One Question Quiz
The Crusaders’ mascot, February 2, 2008 in Melbourne.  (Photo: Mark Dadswell/Getty)
The Crusaders’ mascot, February 2, 2008 in Melbourne. (Photo: Mark Dadswell/Getty)

OPINIONĀteaSeptember 10, 2020

The Crusaders’ CEO says the name stays

The Crusaders’ mascot, February 2, 2008 in Melbourne.  (Photo: Mark Dadswell/Getty)
The Crusaders’ mascot, February 2, 2008 in Melbourne. (Photo: Mark Dadswell/Getty)

Super Rugby team the Crusaders has decided to retain its name, despite it invoking a history of violence towards Muslims. The decision made researcher Luke Fitzmaurice angry, so he emailed the CEO of the Crusaders to tell him. To his surprise, he replied.

In June 2019, the Crusaders rugby team announced a comprehensive review of their name, logo, brand and imagery. Following the Christchurch shootings on March 15, the team had come under fire for their embrace of an identity that many people believed inflicted further harm on the communities affected by the shootings. Five months later, in November, the team announced elements of the branding would change but the name would remain.

The Crusaders’ decision made me angry. So last month, I emailed Crusaders CEO Colin Mansbridge to ask if, in light of the shooter’s sentencing, he was ashamed of his organisation’s name. I didn’t expect much to come of the email, but I wanted to add to the chorus of voices asking for the name to be changed. To my great surprise, Mansbridge replied with an offer to talk. We organised a time to catch up the following week.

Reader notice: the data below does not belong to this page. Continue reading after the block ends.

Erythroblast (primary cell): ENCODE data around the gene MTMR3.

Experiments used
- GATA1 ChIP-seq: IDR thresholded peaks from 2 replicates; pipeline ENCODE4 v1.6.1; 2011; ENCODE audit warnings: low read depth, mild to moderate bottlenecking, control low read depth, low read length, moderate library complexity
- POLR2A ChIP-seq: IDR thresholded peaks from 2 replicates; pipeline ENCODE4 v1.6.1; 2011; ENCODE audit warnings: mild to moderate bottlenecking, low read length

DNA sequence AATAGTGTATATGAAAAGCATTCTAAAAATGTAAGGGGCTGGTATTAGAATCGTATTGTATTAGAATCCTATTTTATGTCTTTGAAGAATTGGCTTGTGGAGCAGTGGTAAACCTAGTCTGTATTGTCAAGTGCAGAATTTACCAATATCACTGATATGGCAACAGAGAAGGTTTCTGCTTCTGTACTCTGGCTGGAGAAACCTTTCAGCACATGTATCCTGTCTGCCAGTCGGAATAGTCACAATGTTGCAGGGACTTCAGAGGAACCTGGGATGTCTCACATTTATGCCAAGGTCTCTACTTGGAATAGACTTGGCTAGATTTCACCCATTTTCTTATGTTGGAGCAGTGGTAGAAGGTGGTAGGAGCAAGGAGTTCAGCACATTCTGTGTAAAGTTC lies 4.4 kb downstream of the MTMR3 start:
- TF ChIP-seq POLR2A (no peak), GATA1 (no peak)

It is worth revisiting why some people wanted the name to be changed in the first place. Many New Zealanders associate the name “Crusaders” purely with rugby, but the team’s name has far broader origins. It comes from a brutal period in history when the Catholic church spent hundreds of years attempting to seize the Middle East from Islamic rule. The Church sent armies eastwards to conquer the “holy land” on the basis that it was their divine right to do so. Thousands were killed, and the ongoing ideological legacy of the Crusades was arguably just as harmful. The same ideas that were used to justify the Crusades later led to the Doctrine of Discovery, a 1493 declaration from Pope Alexander VI that became the basis of the subsequent colonisation of indigenous peoples across the world.